Plans of mice and women
Like an old man without hope nor purpose, summer slowly dies down. My roommate and I become… closer. She says “I love you.” I lie and tell her I love her back, even though… and it pains me to say this, but I don’t. I don’t think I love anyone. What’s worse, I don’t think I can love anyone anymore… At least not romantically. But I believe in her and what she wants to do.
She introduces me to people from different committees, subcommittees, movements, organizations and lobbies. Each is involved to some measure with her mission, yet each has their own agenda. We travel in the new tol delegation van across the country, bought with the money raised after the assault. “We” includes me, my roommate (I guess I should call her girlfriend), her brother, my arab friend and my friend from school.
But as the deadline for the beginning of classes approaches, I become increasingly stressed, and take it out on our male friends. Only two days away from our return to college, my girlfriend’s brother announces with a pale face over breakfast: “Look what we received last night.” He shows us an email with the pictures and addresses of the two guys that assaulted us. “We should call the police,” says my girlfriend. Her brother and my arab friend both nod. “Ok,” I concede. But I feel like this is not enough. We should confront them… or well, someone should. “We’ll call when we’re back at campus,” her brother says, and we agree.
The idea of those two monsters roaming free festers on my mind the whole night. As my girlfriend’s brother is driving us back to college the next morning, I open my mouth and say “Don’t you think it will be too little, too late?” “What will?” asks the brother. “What the police will do to them,” I answer. They stay quiet. “No, they will be in prison for years,” says my arab friend. “Well, maybe not so long,” says my friend from school.
“You see,” she continues, “they will only be charged with assault, get a couple of years which they can get out of soon thanks to good behavior. And then they’ll know where to find us.” My arab friend becomes clearly upset. He thought they were going away for good.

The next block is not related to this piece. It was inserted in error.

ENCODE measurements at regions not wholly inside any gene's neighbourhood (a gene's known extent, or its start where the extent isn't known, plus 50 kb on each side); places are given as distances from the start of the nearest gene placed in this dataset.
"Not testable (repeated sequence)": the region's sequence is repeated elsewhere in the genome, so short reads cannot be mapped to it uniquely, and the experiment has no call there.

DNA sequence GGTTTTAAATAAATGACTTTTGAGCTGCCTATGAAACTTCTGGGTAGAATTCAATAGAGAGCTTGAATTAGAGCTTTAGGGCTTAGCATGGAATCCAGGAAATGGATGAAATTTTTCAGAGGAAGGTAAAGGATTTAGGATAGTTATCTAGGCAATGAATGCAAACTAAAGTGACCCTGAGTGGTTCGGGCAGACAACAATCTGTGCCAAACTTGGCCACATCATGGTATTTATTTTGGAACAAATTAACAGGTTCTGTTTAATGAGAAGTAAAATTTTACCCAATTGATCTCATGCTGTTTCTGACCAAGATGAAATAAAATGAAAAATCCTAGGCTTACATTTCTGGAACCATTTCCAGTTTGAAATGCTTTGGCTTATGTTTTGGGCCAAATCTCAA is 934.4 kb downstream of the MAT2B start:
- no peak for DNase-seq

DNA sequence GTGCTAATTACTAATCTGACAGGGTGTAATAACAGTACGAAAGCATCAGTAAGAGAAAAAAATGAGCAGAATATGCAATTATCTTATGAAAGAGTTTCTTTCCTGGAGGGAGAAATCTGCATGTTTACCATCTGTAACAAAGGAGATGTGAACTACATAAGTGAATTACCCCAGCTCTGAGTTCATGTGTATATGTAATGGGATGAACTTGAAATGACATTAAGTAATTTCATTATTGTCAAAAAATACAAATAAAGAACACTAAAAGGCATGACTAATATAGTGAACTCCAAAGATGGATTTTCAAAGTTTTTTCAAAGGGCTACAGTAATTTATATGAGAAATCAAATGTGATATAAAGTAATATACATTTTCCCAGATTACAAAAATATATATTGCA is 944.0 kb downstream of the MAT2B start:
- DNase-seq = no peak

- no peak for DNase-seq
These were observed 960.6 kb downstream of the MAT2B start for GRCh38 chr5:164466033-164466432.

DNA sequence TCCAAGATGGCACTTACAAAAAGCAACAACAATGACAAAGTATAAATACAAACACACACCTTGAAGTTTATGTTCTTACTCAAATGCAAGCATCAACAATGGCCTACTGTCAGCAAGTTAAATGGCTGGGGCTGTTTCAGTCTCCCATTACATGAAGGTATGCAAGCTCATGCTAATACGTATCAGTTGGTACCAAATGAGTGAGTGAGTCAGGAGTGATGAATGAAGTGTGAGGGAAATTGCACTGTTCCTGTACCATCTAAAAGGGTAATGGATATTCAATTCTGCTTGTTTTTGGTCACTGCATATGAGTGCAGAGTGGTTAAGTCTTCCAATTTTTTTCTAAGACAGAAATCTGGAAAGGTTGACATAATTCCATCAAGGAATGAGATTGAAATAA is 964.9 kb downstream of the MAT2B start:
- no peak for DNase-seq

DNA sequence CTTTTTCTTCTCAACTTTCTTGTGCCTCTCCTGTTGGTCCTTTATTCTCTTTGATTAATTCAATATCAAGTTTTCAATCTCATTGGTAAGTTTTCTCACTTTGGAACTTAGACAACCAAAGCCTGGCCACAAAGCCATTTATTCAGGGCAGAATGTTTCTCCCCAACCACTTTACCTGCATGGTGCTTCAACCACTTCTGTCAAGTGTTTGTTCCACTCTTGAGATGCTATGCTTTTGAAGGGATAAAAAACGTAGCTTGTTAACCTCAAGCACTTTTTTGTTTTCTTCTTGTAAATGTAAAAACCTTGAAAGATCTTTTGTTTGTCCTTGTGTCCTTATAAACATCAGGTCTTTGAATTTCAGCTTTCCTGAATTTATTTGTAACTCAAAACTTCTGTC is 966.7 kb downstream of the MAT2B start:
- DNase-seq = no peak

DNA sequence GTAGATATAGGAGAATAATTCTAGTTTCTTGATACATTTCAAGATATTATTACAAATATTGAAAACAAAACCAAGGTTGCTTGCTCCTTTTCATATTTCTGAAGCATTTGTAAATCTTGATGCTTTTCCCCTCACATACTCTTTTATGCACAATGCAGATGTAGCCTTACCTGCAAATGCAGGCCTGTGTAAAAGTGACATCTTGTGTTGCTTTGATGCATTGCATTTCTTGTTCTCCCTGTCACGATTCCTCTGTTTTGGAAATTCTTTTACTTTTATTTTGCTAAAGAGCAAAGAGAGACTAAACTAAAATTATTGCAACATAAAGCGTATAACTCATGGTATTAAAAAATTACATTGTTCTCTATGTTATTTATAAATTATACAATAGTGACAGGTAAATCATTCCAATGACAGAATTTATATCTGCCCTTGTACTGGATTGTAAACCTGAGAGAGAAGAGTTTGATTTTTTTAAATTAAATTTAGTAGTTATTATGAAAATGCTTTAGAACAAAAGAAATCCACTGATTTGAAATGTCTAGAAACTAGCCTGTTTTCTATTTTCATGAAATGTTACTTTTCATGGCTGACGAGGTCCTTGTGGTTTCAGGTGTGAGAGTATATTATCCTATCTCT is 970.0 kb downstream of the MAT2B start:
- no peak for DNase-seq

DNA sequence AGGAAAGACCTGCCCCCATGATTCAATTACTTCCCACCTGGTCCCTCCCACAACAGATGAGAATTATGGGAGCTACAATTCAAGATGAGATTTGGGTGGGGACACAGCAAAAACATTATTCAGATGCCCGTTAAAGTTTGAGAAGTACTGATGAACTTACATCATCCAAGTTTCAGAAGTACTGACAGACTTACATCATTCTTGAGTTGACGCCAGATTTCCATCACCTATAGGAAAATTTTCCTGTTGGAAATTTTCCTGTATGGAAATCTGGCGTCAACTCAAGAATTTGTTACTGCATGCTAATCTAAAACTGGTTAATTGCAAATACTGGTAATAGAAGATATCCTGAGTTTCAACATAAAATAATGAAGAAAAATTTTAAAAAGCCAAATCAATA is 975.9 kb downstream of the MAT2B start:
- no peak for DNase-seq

“Well,” he says trying to calm himself, “we can just get a restraining order.” “Ha,” I chuckle, “right, because no woman was ever killed by her husband if she had a restraining order against him.” There’s silence in the van for a whole minute. “So what do you want to do, huh!?” breaks out my arab friend. “Go there and stand up to them on camera, again? Great, maybe this time they will actually kill you. I know you’d love that because then you’d have like sixteen million views. You’d get the whole evening show for yourself: ‘Interview of a dead woman.’”
“Oh shut it, like you didn’t play the victim,” my girlfriend snaps at him. Her brother hits the brakes hard. Drivers behind and beside us scream profanities as they speed by. “Can we please just… like f-wording drive in peace?” asks her brother calmly. My girlfriend and I mutter a feeble “ok.” One hour or two later, my arab friend speaks again. “So what is it you want to do to them, exactly?”
“Maybe we could dox them,” I say, looking through the window. “What? What’s that?” my arab friend asks. “She means expose their identities, like, leak the info we have,” says my friend from school. “That way people will know who they are and get a chance to make them know how much they are hated. Maybe then those bullies can sympathize with their victims. Now that would be justice.”
“I agree with her,” I say looking at my friend from school through the rear view mirror. My girlfriend instantly takes my hand. I sense jealousy. I smile back and caress my girlfriend’s face, making the two boys uncomfortable. After some hesitation and debate, he agrees to do it. We all look at her brother. “Ok, so what do we do now?” he asks. “Simple,” I say. “We leak the information and watch it play out.”